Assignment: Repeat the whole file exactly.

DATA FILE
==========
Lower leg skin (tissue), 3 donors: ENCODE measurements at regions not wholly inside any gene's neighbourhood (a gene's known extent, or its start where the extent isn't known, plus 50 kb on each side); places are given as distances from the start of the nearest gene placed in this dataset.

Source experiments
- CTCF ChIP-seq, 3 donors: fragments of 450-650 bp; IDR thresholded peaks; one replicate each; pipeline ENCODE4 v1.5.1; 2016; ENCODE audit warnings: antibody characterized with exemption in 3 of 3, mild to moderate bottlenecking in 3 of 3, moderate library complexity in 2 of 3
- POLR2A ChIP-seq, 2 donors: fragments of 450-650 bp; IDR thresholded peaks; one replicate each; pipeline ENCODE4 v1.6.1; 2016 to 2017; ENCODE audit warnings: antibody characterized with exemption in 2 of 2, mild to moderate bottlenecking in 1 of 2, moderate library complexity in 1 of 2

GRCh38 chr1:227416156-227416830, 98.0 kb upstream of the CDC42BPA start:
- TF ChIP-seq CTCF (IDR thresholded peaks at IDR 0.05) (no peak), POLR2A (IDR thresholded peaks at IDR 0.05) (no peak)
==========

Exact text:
Lower leg skin (tissue), 3 donors: ENCODE measurements at regions not wholly inside any gene's neighbourhood (a gene's known extent, or its start where the extent isn't known, plus 50 kb on each side); places are given as distances from the start of the nearest gene placed in this dataset.

Source experiments
- CTCF ChIP-seq, 3 donors: fragments of 450-650 bp; IDR thresholded peaks; one replicate each; pipeline ENCODE4 v1.5.1; 2016; ENCODE audit warnings: antibody characterized with exemption in 3 of 3, mild to moderate bottlenecking in 3 of 3, moderate library complexity in 2 of 3
- POLR2A ChIP-seq, 2 donors: fragments of 450-650 bp; IDR thresholded peaks; one replicate each; pipeline ENCODE4 v1.6.1; 2016 to 2017; ENCODE audit warnings: antibody characterized with exemption in 2 of 2, mild to moderate bottlenecking in 1 of 2, moderate library complexity in 1 of 2

GRCh38 chr1:227416156-227416830, 98.0 kb upstream of the CDC42BPA start:
- TF ChIP-seq CTCF (IDR thresholded peaks at IDR 0.05) (no peak), POLR2A (IDR thresholded peaks at IDR 0.05) (no peak)